6. Don’t forget to get your veg weighed! This is such a stupid system which is ubiquitous in every supermarket I’ve been in. You have to queue up in the fruit and veg section to get your items weighed and priced up, before going to the checkouts. Why they don’t have self-service weighing points I don’t know (actually, I do – it’s because the locals don’t like to have to do anything themselves), or why they can’t weigh it at the checkout as they do in England, is beyond my understanding.
7. If you see something you like, buy loads of it! Because the supermarkets here are so focussed on importing items to satisfy their hugely diverse customers, their stock can be somewhat erratic, so if you see something you like and it won’t go off, it’s advisable to stock up.
Our food bill is around the same as it was in Britain – we tend to spend about £100 per shop, although in Britain that tended to include more ready meals, whereas we tend to cook from scratch more now. I’ve experienced most of the supermarkets here now, so here’s a quick round-up:
Carrefour: This is where we did most of our shopping at first, but I hated it from the minute I first set foot in the place. It reminds me of a big Tesco in Britain and it has a cheap and nasty air about it, with hideous crowds if you go at the wrong time. There are branches in Villagio, Landmark and City Centre, but they’re all equally hideous as far as I can tell. I can rarely get everything I want in Carrefour and the fruit and veg is just awful, as many items will already be rotting in the shop and the herbs are thrown together in damp, saggy bunches in big piles for you to root around in to try and work out which is the right herb that you want. However, Carrefour is good for magazines, electricals and any outdoor goods where quality isn’t an issue. It’s also good for French food and European organics or ethically-sourced eggs. It is BAD for clothes, unless you like walking around in badly-fitting nylon.
Megamart: This is a small supermarket in ‘The Centre’ which most British/Australian/American expats visit as an occasional treat. It’s very expensive, but they specialise in importing the most eclectic and wonderful selection from our home countries. If you are craving something from home, the chances are that you will find it in here. Strangely, there are lots of Waitrose-branded products scattered among the shelves, although at eye-watering prices! They also have a nice in-store bakery and meat counter. It is quite a pleasant shopping environment too, which makes a change! Fatally (for the wallet and the waistline), there is a Megamart Express just around the corner from our new villa, and it’s the only shop for a couple of miles around….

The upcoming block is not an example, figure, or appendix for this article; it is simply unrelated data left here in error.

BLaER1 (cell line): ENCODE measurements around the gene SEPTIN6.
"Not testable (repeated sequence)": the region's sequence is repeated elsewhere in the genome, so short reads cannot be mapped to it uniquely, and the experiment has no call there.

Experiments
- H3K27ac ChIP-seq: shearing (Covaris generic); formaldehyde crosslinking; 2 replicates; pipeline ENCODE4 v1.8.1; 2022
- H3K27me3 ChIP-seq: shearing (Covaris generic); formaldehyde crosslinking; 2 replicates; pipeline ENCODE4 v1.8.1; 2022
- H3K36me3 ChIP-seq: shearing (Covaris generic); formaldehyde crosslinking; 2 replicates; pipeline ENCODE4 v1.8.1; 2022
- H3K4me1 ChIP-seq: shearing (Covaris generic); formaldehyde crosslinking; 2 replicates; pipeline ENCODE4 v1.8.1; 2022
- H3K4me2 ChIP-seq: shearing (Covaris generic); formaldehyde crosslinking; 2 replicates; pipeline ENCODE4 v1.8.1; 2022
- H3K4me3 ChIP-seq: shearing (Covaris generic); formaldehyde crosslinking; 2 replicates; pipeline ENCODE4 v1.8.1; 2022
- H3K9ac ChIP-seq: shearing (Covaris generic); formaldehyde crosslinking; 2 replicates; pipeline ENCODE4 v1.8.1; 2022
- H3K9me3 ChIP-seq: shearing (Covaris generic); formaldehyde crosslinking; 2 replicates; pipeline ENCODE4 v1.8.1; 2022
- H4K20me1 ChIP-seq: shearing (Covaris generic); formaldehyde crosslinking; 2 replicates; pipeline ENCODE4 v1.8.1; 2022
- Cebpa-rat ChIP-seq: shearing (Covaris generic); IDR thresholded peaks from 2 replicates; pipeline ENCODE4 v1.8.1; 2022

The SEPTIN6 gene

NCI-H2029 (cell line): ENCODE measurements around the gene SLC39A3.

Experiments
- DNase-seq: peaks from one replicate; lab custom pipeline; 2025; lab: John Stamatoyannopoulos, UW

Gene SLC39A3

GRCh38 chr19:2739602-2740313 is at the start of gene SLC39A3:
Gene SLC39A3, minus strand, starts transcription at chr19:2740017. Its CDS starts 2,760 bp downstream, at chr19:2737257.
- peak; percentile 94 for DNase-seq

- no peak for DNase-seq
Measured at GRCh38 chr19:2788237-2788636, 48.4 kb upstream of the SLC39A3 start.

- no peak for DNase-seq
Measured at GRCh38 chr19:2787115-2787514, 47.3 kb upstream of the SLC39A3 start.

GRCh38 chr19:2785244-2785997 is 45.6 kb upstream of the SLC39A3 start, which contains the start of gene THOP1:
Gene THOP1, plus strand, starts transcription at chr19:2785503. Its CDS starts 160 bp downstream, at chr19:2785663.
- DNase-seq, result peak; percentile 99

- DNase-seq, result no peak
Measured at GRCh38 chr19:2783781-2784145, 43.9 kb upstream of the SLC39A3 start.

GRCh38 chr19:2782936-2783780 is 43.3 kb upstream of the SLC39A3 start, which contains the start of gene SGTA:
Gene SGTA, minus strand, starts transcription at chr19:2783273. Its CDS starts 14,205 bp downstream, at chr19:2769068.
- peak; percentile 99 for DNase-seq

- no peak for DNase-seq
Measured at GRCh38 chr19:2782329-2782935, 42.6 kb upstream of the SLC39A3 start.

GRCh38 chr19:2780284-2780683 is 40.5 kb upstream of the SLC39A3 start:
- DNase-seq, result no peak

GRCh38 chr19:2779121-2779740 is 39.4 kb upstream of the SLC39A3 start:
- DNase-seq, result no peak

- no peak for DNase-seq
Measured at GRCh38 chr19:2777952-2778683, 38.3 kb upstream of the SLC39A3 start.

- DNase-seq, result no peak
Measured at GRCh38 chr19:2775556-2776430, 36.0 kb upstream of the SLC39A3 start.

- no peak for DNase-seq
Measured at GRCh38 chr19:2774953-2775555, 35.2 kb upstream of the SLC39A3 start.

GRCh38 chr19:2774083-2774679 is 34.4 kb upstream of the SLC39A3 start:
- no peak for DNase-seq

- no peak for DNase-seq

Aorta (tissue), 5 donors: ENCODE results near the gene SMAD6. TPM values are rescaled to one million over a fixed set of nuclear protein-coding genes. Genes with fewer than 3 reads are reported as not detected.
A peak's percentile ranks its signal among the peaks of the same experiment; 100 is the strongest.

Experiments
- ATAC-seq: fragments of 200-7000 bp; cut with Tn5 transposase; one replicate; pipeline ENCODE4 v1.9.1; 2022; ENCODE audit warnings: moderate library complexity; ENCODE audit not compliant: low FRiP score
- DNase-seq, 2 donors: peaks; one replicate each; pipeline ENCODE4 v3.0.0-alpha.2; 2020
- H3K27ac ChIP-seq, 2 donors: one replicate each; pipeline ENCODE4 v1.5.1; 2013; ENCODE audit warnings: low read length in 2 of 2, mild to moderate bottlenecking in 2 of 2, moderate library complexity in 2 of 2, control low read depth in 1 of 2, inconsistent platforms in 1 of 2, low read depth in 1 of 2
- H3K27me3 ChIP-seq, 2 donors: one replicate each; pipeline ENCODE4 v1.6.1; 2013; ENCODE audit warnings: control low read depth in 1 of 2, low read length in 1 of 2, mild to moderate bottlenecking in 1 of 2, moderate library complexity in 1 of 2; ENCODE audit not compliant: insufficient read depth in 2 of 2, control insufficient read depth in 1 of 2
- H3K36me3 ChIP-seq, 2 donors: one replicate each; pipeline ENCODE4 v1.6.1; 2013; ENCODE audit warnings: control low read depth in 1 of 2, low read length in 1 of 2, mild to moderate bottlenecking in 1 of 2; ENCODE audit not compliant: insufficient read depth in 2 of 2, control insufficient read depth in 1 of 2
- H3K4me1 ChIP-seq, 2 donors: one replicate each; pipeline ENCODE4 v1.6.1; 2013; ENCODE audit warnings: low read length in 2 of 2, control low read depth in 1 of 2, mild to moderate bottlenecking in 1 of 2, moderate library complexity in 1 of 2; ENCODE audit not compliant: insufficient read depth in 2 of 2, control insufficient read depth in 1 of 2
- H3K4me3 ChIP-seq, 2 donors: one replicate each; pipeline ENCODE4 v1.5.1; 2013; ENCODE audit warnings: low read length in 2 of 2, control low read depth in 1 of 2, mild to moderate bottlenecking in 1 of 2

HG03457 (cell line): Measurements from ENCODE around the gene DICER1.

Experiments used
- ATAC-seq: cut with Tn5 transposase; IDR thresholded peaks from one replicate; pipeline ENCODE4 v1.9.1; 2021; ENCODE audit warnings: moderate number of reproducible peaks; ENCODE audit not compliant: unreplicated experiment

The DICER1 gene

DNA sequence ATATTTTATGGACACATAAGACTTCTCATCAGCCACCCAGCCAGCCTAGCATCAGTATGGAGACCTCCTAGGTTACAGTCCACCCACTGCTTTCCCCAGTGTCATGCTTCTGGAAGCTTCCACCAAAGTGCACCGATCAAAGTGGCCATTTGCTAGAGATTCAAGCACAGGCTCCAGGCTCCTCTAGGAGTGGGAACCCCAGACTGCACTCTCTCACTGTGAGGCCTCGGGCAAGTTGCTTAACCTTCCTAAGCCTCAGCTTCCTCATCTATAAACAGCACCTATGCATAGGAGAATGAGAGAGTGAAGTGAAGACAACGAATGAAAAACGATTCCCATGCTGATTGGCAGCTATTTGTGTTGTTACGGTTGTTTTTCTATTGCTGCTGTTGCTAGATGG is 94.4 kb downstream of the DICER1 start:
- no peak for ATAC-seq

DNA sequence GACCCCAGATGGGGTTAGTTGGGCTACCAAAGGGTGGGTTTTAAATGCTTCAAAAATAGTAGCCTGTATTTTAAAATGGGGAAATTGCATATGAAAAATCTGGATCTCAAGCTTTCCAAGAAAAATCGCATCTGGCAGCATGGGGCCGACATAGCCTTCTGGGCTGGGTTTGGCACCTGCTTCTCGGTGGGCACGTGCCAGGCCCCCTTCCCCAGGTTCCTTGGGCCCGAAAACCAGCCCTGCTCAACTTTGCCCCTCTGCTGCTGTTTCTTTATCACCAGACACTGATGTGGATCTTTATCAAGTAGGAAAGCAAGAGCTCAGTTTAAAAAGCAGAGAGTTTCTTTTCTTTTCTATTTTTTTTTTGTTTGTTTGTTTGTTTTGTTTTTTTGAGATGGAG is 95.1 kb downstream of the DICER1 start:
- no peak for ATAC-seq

Lulu: I love Lulu and this is where I do all of the shopping now. It’s an Indian chain, apparently set up by an Indian immigrant in Dubai to satisfy his craving for home goods. They are also really good at importing things to satisfy other immigrant populations, most notably us Brits, and you can get all sorts of familiar brands in here at very good prices. Many of the things which Megamart sells can also be found in Lulu for much better prices. At the moment, they have a great range of Cadbury and Nestle easter eggs, for example. They also stock quite specific things which I have had cravings for, such as Snickers flapjacks. I don’t know who their buying manager is, but he must be bloody good at his job, as they really seem to hit the nail on the head in getting the right balance of available products. I usually manage to get everything on my list in here as well, even though it’s a smaller shop than Carrefour. The fruit and veg selection is amazing, and I love looking at all the weird and wonderful Indian imports which I have never heard of and wouldn’t have a clue how to use!
Giant: This is a sprawling place in the Hyatt Plaza mall which has a distinctly old-fashioned and cheap feel about it. I haven’t shopped there for groceries, although I did check out the pet supplies section (crap) and the electronics department upstairs, which is like going back in time to 1975! It is quite useful for electronics – we got our router there. There is a big camping section, but most of it is cheap tat of similar or worse quality than Carrefour’s selection, and their selection of better brandedcamping items such as Coleman is not as good. The fruit and veg selection is quite good, but I don’t fancy doing our regular shops there as the store doesn’t have a very nice feel to it and it’s not as well located as Lulu.
Family Food Centre: I’ve heard good things about this place, especially in terms of price, but haven’t been yet. There is one by the airport, and one in Al Sadd.
There is a really useful review of all of these shops in this month’s Time Out.